Philadelphia police are probing whether two overnight crimes — a suspicious death and an indecent assault — could be linked to the elusive Kensington strangler who police suspect in two slayings and five other assaults on prostitutes.
Commissioner Charles Ramsey led a news conference this morning in which he urged citizens, especially those in Kensington, to immediately report assaults or suspicious activity. Still, he urged residents to avoid panic and warned against assuming all attacks are the strangler's work.
"All of you know we have more than one criminal in the city of Philadelphia, so it is not a foregone conclusion that this is the same individual who has done all of these things," Ramsey said. "We don't know. We're not saying it is. We're not saying it isn't. But if someone is assaulted, it's imperative that they contact us immediately."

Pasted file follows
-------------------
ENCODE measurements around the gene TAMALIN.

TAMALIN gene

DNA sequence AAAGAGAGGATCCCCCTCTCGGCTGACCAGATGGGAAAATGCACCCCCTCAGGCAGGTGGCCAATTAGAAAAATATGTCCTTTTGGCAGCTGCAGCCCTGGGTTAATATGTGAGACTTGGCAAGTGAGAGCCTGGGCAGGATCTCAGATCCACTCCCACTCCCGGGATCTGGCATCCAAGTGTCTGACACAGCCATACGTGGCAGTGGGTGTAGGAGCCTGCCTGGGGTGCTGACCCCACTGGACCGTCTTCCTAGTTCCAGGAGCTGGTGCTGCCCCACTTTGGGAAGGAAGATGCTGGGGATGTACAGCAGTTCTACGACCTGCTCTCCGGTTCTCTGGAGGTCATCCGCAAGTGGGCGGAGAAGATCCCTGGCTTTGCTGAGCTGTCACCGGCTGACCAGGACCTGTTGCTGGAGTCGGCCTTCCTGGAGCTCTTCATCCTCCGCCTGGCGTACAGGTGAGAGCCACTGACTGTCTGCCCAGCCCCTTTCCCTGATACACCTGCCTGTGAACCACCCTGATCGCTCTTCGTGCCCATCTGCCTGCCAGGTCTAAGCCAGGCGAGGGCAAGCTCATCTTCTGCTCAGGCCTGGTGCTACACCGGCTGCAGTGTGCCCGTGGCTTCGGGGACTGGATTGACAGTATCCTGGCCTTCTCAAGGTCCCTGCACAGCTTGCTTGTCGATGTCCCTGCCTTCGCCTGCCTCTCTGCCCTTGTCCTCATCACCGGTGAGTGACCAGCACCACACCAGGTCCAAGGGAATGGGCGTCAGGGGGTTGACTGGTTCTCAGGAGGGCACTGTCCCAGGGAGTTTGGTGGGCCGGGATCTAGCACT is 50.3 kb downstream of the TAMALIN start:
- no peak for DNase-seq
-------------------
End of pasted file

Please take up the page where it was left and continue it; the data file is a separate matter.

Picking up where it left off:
In the overnight incidents, police found a dead 30-year-old white woman about 8 p.m. last night in an abandoned house on Rutledge Street near Indiana. The Medical Examiner's Office is expected today to rule on the cause and manner of death. The woman had slight bruising around her neck, homicide Capt. James Clark said. And on Cornwall Street near E, an unknown man approached two women, started a conversation and indecently assaulted one. When the women fled to their home, the man forced his way inside, where the women's male roommate fought him and held him until police arrived. That attacker, who favors the composite of the Kensington strangler, is in custody and has been swabbed for DNA, said Capt. John Darby of the special victims unit.
Police initially suspected the Kensington strangler in the strangulation murder of a 22-year-old woman found dead Friday on Glendale Street near Erie Avenue in Juniata Park. But this morning, homicide Capt. James Clark said detectives now do not believe that Allison Edwards' case is related because "the circumstances are different," although he declined to elaborate. Police have a person of interest in the case, Clark added.
Ramsey assured nervous citizens that nabbing the strangler is a police priority. The department sent details on all the crimes to FBI profilers and have entered the cases in a national database to uncover possible links to cases elsewhere, Ramsey said. Detectives also are eyeballing cold cases for potential ties, he added.